" I cannot do everything, but I can still do something. I will not refuse to do the something I can do!" - Helen Keller
President Jimmy Carter
President Jimmy Carter in his autobiography, Why Not the Best, he tells about his interview with Admiral Hyman Rickover, the father of the nuclear Navy, who served on active duty until he was 83 years old. Admiral Rickover personally interviewed every prospective nuclear officer and he made the interviews tough on the novice officers.
When President Carter had his interview, the Admiral asked him what his standing was in his graduating class at the Naval Academy. President Carter said "I swelled my chest with pride and answered, sir, I stood 59th in a class of 820!" and then I sat back to wait for the congratulations.
Instead of congratulations, the Admiral asked, "Did you do your best?" President Carter said he started to answer, "Yes sir," but he thought about who he was talking to, gulped, and admitted, "No sir, I didn’t always do my best." President Carter said the Admiral just looked at him for the longest time and then asked only one more question, which the President said he has never been able to forget, and which he was never able to answer—the Admiral asked, "Why not?"
If you are not the best, it does not mean you are a failure. If you are not the best you can be, it does not mean you are a failure. You are only a failure when—you do not try to be the best you can be. If you are not willing to do your best while training in Taekwondo, then do not waste your time. If Taekwondo is to have a real meaning in your life, you must dedicate yourself to trying to do your best every time you train or compete. As the Army slogan said, "Be the best you can be."
President Theodore Roosevelt
Theodore Roosevelt, President of the United States in the early 1900's, was a true warrior. He recruited his own U.S. Army regiment, the famous Rough Riders, to fight in the Spanish American War of 1898. During his charge up San Juan Hill during the war, he cried out "I’m going to take that hill! Who’s coming with me?" His credo is an inspiration to Taekwondo students seeking to be the best.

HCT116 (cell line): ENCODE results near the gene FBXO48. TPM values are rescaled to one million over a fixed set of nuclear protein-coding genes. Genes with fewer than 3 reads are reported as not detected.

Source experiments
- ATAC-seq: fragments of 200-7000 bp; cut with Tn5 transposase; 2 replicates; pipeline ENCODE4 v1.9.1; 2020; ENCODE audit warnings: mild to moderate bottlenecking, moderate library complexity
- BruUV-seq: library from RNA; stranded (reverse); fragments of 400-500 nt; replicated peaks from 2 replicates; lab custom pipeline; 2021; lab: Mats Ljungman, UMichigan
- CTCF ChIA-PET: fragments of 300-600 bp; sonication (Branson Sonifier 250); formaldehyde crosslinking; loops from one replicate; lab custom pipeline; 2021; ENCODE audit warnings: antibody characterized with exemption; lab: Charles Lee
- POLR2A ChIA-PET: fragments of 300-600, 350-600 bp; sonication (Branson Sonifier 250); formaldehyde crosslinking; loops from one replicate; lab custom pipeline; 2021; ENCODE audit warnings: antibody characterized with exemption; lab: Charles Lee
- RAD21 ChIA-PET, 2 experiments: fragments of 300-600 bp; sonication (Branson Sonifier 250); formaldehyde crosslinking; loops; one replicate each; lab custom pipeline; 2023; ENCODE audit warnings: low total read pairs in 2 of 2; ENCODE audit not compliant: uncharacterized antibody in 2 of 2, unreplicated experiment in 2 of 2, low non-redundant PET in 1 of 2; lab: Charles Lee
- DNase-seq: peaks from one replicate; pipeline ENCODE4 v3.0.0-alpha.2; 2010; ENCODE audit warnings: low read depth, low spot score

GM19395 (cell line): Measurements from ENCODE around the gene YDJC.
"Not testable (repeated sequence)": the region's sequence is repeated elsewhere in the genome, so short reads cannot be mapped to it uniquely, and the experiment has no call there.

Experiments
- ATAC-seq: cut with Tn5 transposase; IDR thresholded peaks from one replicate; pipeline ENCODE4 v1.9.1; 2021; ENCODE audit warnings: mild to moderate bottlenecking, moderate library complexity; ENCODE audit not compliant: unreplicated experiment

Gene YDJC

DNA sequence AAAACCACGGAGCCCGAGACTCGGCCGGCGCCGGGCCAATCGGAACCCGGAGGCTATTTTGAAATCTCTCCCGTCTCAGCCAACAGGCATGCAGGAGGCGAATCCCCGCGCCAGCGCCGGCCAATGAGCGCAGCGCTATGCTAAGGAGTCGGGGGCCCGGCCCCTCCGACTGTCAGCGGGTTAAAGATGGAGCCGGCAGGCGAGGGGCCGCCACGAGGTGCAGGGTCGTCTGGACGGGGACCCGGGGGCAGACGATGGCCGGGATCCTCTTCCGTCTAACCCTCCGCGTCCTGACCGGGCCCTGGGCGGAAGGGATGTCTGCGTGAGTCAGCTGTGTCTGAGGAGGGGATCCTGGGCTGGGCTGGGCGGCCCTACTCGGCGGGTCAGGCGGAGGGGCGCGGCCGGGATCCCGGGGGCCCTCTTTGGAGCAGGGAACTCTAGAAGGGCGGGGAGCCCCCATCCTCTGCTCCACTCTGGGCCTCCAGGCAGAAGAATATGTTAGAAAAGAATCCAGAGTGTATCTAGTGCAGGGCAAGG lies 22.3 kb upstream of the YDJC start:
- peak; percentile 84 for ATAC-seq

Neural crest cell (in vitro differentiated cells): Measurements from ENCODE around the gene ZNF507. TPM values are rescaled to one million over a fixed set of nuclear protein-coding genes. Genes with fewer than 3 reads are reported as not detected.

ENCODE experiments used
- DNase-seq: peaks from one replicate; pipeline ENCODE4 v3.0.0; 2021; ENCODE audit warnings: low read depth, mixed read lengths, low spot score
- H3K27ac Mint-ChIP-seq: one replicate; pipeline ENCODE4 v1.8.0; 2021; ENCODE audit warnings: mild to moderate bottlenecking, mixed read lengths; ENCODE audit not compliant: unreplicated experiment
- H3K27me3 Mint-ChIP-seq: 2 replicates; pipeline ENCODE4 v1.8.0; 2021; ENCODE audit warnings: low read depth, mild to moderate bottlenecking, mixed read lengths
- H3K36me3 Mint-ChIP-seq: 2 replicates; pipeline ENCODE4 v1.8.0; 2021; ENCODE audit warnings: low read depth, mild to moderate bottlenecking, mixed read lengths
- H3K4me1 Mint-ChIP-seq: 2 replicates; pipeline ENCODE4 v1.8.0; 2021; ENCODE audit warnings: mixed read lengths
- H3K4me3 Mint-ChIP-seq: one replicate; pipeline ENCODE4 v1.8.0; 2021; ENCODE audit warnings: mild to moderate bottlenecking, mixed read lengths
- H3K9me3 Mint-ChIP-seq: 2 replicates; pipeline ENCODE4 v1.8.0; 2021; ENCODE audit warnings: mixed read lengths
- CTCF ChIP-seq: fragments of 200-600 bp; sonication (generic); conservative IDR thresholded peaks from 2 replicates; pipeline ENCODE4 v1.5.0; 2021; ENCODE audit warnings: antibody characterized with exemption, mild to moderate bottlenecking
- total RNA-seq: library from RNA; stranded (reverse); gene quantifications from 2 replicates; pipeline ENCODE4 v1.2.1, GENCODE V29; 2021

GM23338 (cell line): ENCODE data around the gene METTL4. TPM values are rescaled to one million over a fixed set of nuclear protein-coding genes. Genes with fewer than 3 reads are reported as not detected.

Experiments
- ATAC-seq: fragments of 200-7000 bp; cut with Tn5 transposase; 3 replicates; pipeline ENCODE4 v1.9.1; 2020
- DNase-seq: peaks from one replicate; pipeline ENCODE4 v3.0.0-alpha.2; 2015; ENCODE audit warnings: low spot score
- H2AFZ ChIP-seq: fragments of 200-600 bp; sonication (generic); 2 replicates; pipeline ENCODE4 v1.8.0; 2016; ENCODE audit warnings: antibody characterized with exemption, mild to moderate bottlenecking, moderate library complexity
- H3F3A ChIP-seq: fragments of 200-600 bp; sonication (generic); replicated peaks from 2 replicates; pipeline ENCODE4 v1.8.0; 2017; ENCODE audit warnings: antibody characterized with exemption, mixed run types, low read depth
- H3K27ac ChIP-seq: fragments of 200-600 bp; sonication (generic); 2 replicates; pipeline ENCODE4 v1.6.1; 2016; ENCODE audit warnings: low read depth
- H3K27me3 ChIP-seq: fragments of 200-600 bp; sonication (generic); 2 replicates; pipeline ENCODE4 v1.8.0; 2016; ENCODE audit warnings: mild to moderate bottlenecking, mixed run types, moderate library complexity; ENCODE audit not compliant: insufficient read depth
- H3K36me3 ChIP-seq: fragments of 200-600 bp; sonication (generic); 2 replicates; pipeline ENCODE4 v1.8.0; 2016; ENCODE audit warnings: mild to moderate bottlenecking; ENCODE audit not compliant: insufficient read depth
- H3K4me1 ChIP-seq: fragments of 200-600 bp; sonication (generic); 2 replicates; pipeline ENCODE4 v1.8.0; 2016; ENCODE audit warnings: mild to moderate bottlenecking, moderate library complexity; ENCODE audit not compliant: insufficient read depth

It is not the critic who counts, not the man who points out how the strong man stumbled, or now the doer of deeds could have done better. The credit belongs to the man who is actually in the arena; whose face is marred by sweat and dust and blood; who errs and comes short again and again; who knows the great enthusiasms, the great devotions, and spends himself in worthy causes; who at the best, knows in the end of the triumph of high achievement, and who at the worst if he fails, at least fails while daring greatly, so that his place shall never be with those cold and timid souls who know neither victory or defeat.
President Calvin Coolidge
To be the best requires perseverance. The following quote is attributed to Calvin Coolidge, President of the United States in the 1920s.
Nothing in the world can take the place of persistence. Talent will not; nothing is more common than unsuccessful men with talent. Genius will not; un-rewarded genius is almost a proverb. Education alone will not; the world is full of educated derelicts. Persistence and determination alone are omnipotent.
Thoughts on perseverance are also found in a poem found in Chicken Soup For The Kids Soul by Jereme Durkin.
Don’t be a coward, fearful and weak Be the last one to quit, and the first one to speak Don’t hide your face from the light of day Be courageous in life and stay that way No need to run from your trials, troubles, and problems Have confidence in your step as you reflect how to solve them Yet, if you happen to fall, don’t lie there and die Get up without thought, and hold your head up high Be wise, courageous, bold and brave And life will be worth living from your birth to your grave.